Today Facades World we have decided that it would be a good idea to review a little more thoroughly the 2 design prefabricated houses that already in another occasion we have shown them in our web. The idea is that not only can you appreciate the interior and exterior design of these homes, but they can understand that, sometimes, prefabricated buildings have nothing to envy others ... let's start!
Contemporary style prefabricated house
They say that everything old can become new again, but there is something that you may not have seen coming: Prefabricated houses they are fashionable again. Invented in the seventeenth century and popularized in the 1950 decade, prefabricated housing has often been seen as purely utilitarian. Now, however, the designers are adopting the idea of bringing this retro concept back to life.
The prefabricated house that we show here today has beautiful shapes, materials, colors and interior design. The place is charming but contemporary. Without a doubt an excellent place to live. For its construction they were used prefabricated wooden modules for a clean and fast exterior in order to guarantee maximum comfort and energy efficiency.
The final construction is a place to share free time, to enjoy the landscape and a modern house that is controlled easily and automatically from a mobile device. Thanks to its S-SE orientation, this contemporary style prefabricated house maximizes thermal comfort in winter and the abundance of solar filters also guarantee the enjoyment of summer.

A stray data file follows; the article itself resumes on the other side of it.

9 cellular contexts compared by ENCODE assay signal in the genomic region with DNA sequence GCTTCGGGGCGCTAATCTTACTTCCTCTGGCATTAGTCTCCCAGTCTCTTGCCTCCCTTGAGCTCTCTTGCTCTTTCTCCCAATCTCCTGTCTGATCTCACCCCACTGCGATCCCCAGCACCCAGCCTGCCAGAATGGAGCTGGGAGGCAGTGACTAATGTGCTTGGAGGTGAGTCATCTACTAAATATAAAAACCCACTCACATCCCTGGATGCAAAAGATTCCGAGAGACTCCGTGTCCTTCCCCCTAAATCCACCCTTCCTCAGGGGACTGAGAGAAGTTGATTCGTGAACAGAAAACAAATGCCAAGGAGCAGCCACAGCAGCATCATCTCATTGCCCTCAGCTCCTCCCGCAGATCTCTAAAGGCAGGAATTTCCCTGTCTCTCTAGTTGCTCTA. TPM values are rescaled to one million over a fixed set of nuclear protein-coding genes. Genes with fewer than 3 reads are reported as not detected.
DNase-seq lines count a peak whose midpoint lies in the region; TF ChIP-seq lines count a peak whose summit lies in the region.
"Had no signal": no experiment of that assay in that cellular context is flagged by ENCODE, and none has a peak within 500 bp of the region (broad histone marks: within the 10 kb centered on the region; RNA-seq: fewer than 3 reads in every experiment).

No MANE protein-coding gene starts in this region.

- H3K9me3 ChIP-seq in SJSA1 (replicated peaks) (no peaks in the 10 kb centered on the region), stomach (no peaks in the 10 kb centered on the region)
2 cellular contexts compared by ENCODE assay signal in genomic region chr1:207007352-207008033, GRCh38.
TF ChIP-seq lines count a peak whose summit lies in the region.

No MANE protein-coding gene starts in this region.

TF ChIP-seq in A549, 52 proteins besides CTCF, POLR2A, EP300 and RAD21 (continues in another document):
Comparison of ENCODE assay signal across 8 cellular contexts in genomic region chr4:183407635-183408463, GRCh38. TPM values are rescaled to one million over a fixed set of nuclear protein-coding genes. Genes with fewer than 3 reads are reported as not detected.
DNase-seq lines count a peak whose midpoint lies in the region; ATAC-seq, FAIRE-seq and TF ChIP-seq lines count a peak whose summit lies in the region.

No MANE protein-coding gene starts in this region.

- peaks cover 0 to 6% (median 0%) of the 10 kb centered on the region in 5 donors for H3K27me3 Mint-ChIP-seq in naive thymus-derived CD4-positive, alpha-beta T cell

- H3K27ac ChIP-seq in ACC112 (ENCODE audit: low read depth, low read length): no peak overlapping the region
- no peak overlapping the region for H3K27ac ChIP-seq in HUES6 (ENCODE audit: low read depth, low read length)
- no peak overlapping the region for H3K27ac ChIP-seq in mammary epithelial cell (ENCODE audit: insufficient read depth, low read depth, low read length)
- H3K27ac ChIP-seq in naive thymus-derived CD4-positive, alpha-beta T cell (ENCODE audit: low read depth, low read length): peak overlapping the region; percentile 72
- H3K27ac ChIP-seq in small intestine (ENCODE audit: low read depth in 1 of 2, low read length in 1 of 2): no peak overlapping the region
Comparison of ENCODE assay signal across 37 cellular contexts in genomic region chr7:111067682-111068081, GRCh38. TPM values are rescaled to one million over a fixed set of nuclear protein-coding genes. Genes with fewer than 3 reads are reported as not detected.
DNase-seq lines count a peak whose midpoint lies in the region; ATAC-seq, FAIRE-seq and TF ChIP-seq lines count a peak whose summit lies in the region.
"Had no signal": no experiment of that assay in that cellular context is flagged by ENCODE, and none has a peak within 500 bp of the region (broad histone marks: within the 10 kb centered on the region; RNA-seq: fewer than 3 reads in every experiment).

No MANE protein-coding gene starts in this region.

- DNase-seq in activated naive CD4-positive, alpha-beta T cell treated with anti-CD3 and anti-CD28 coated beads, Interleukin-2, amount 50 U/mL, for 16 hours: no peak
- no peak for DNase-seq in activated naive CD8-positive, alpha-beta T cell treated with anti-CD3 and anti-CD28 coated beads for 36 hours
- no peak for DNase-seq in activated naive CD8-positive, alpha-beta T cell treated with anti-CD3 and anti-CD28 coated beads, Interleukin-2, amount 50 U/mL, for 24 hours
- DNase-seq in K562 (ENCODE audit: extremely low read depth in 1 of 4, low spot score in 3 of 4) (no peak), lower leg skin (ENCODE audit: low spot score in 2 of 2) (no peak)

Prefabricated cabin by Marc Mogas
The Spanish architect Marc Mogas created this prefabricated cabin in the mountains of the Spanish Pyrenees like a profitable summer retreat. Its design was created to transport it to the site in three modules, which helped keep the project within its budget (€ 100.000) and allowed construction work to continue during the winter months.
Companies that sections covered with pine trees, one for dormitories, another for the living room and a third for a roof space mezzanine, were joined in place to create the Ripollès cabin of 100 square meters. With the intention of controlling the budget of the work, three decisions were made: minimize the excavation of earth, prefabricate the house and reduce the aids at the construction site.
To further reduce the impact on the site, the retaining walls are made of reinforced concrete bricks, denying the need for a crane on the site. The wooden modules they sit on these concrete walls. Three bedrooms are arranged along an adjacent block, with the master suite arranged at the end overlooking the slope and a family bathroom In the back.
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